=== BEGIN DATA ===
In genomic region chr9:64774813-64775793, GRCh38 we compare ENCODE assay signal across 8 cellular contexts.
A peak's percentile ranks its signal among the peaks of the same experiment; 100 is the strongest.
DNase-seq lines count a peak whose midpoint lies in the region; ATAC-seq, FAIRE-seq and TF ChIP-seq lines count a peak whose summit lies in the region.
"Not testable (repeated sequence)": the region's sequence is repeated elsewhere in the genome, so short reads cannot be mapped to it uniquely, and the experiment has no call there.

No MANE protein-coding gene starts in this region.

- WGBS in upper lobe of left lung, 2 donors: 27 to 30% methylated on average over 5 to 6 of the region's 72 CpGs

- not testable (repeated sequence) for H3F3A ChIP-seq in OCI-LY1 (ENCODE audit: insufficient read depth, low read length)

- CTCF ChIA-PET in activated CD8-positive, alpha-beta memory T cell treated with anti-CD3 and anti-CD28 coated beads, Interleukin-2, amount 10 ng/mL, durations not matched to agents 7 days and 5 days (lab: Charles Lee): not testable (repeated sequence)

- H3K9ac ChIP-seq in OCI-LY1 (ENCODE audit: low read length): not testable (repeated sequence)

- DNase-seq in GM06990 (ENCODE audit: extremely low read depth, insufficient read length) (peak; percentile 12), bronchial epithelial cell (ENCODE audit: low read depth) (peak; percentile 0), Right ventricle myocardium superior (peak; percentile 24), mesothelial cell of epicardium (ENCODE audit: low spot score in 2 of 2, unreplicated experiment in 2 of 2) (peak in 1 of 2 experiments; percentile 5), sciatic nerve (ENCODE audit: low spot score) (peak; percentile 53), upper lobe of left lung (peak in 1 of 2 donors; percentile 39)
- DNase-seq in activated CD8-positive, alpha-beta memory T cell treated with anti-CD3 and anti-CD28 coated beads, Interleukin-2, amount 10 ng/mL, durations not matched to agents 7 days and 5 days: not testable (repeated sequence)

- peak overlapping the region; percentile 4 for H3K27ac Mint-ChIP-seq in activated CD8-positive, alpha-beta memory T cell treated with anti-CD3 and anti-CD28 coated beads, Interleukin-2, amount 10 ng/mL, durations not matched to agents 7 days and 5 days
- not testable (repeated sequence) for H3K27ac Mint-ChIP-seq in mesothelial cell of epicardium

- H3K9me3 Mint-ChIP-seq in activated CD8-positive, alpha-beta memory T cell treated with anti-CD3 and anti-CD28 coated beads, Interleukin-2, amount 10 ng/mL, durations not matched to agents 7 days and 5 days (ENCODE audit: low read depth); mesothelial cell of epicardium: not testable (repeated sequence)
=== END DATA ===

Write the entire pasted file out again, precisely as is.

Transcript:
In genomic region chr9:64774813-64775793, GRCh38 we compare ENCODE assay signal across 8 cellular contexts.
A peak's percentile ranks its signal among the peaks of the same experiment; 100 is the strongest.
DNase-seq lines count a peak whose midpoint lies in the region; ATAC-seq, FAIRE-seq and TF ChIP-seq lines count a peak whose summit lies in the region.
"Not testable (repeated sequence)": the region's sequence is repeated elsewhere in the genome, so short reads cannot be mapped to it uniquely, and the experiment has no call there.

No MANE protein-coding gene starts in this region.

- WGBS in upper lobe of left lung, 2 donors: 27 to 30% methylated on average over 5 to 6 of the region's 72 CpGs

- not testable (repeated sequence) for H3F3A ChIP-seq in OCI-LY1 (ENCODE audit: insufficient read depth, low read length)

- CTCF ChIA-PET in activated CD8-positive, alpha-beta memory T cell treated with anti-CD3 and anti-CD28 coated beads, Interleukin-2, amount 10 ng/mL, durations not matched to agents 7 days and 5 days (lab: Charles Lee): not testable (repeated sequence)

- H3K9ac ChIP-seq in OCI-LY1 (ENCODE audit: low read length): not testable (repeated sequence)

- DNase-seq in GM06990 (ENCODE audit: extremely low read depth, insufficient read length) (peak; percentile 12), bronchial epithelial cell (ENCODE audit: low read depth) (peak; percentile 0), Right ventricle myocardium superior (peak; percentile 24), mesothelial cell of epicardium (ENCODE audit: low spot score in 2 of 2, unreplicated experiment in 2 of 2) (peak in 1 of 2 experiments; percentile 5), sciatic nerve (ENCODE audit: low spot score) (peak; percentile 53), upper lobe of left lung (peak in 1 of 2 donors; percentile 39)
- DNase-seq in activated CD8-positive, alpha-beta memory T cell treated with anti-CD3 and anti-CD28 coated beads, Interleukin-2, amount 10 ng/mL, durations not matched to agents 7 days and 5 days: not testable (repeated sequence)

- peak overlapping the region; percentile 4 for H3K27ac Mint-ChIP-seq in activated CD8-positive, alpha-beta memory T cell treated with anti-CD3 and anti-CD28 coated beads, Interleukin-2, amount 10 ng/mL, durations not matched to agents 7 days and 5 days
- not testable (repeated sequence) for H3K27ac Mint-ChIP-seq in mesothelial cell of epicardium

- H3K9me3 Mint-ChIP-seq in activated CD8-positive, alpha-beta memory T cell treated with anti-CD3 and anti-CD28 coated beads, Interleukin-2, amount 10 ng/mL, durations not matched to agents 7 days and 5 days (ENCODE audit: low read depth); mesothelial cell of epicardium: not testable (repeated sequence)